Food in functional gastro-intestinal disorders: friend or foe?
How does the intake of fermentable carbohydrate alter barrier function ?
With a global prevalence of 11.2% in 2012 (Oka, 2020), irritable bowel syndrome (IBS) is a common functional disorder characterized by abdominal pain, erratic bowel habits, and variable changes in stool consistency, yet the causes are insufficiently understood (Enck, 2016). While IBS treatment is proven difficult, dietary interventions can be a useful treatment for IBS, particularly the low-FODMAP approach that is gaining interest in recent years. Indeed, the fermentation of these unabsorbed carbohydrates by the gut microbiota can produce toxic glycating metabolites with potential harmful effects by generating advanced glycation end products (AGEs), which activates Receptor for AGEs (AGER) and support a pro-inflammatory state. Mast cells can also be activated by AGEs (Sick, 2010) through AGER activation, or by aldehydes (acetaldehyde) directly (Ferrier, 2006).
The present study (Kamphuis, 2022) conducted on mouse model investigates the implication of an increased intake of dietary fermentable carbohydrates in mucus barrier particularities, which could be involved in further epithelial barrier dysfunction. Mice were treated with lactose or fructo-oligosaccharides (FOS), with or without co-administration of pyridoxamine (see methodology below).
Lactose and fructo-oligosaccharides (FOS) dysregulate the colonic mucus barrier in mice
According to the study, an increased intake of lactose and fructo-oligosaccharides induces a dysregulation of the colonic mucus barrier, increasing mucus discharge in empty colon, while increasing variability and decreasing average thickness mucus layer covering the fecal pellet.
More specifically, mice treated with 5 mg/day of lactose had an 11.9% reduction in average fecal mucus layer thickness compared to those who did not receive lactose (control group). They also showed a 98% increase in the coefficient of variability (CoV) compared to the control group. Similar results were observed with diets containing 10% FOS. Indeed, mice treated with FOS had a 33% reduction of the average fecal mucus layer thickness compared to the control group, with a significantly increased CoV (+26% compared to the control group). Co-treatment with pyridoxamine normalized all the increases observed.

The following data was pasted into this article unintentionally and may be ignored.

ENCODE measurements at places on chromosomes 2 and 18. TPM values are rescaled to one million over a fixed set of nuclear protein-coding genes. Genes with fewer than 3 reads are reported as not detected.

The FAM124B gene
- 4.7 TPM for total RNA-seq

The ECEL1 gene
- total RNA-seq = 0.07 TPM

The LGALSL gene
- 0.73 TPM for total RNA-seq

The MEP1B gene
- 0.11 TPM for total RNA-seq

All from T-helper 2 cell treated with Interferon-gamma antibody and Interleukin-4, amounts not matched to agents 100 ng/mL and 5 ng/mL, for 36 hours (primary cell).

Also, an increase in mucus production was observed in both lactose-and FOS-treated mice, as demonstrated by the increased goblet cell discharge in empty distal colon. An increased mucus production was somewhat paradoxically accompanied by a reduced fecal mucus barrier formation and a higher variability in this mucus layer, which could explain the changes in fecal mucus layer thickness. Again, this effect was lost or moderated by co-treatment with pyridoxamine.
Hypothetical cascade on the effects of FODMAP ingestion
The authors observed that the negative effects listed previously and their prevention by co-treatment with pyridoxamine could be associated with changes in AGE levels in the intestinal tissue. Indeed, lactose and FOS treatment have increased the levels of carboxy-methyl lysine (CML), a main AGE residue, in the colonic epithelium (lactose +21,5% and FOS: +60% vs. control). Pyridoxamine co-treatment was able to prevent this increase, implicating glycation processes in the negative impact of fermentable carbohydrate ingestion.
Therefore, together with the other effects observed on goblet cell activity, mast cell numbers, and mucus layer variability, a hypothetical cascade could be imagined (figure 1):
- The specific increased carbohydrate fermentation causes production of reactive glycation agents by the intestinal microbiota, leading to local production of AGEs in tissues exposed to these toxic metabolites.
- This, in turn, activates and upregulates AGER, activates mast cells and increases their number locally.
- At the same time, increased mast cell numbers and mediator production causes goblet cells to discharge more, even in the absence of contents, which causes the observed dysregulation.
Based on : Kamphuis JBJ, Reber L, Eutamène H, Theodorou V. Increased fermentable carbohydrate intake alters colonic mucus barrier function through glycation processes and increased mast cell counts. FASEB J. 2022 May;36(5):e22297
- An increased intake of fermentable carbohydrates can cause colonic mucus barrier dysregulation in mice, by a process that involves glycating agents and increased mucosal mast cell counts.
- More specifically, an increased intake of lactose and fructo-oligosaccharides induces a dysregulation of the colonic mucus barrier, increasing mucus discharge in empty colon, while increasing variability and decreasing average thickness mucus layer covering the fecal pellet. AGE levels were also increased in colonic epithelium.
- Changes were correlated with increased mast cell counts.
- Lactose-pyridoxamine treated group received a daily oral gavage of 5 mg lactose and/or 5 mg pyridoxamine in 200 μl saline solution, the control group received only saline, for 3 weeks.
- The FOS-pyridoxamine treated group received a custom modified AIN-93 diet, with or without 10% fructo-oligosaccharides, complemented with or without 1 mg/ml pyridoxamine in drinking water.
- All animal experiments were performed in accordance with EU directive 2010/63/EU and approved by the local Animal Care and Use Committee of Toulouse Midi-Pyrénées (agreement CEEA-86).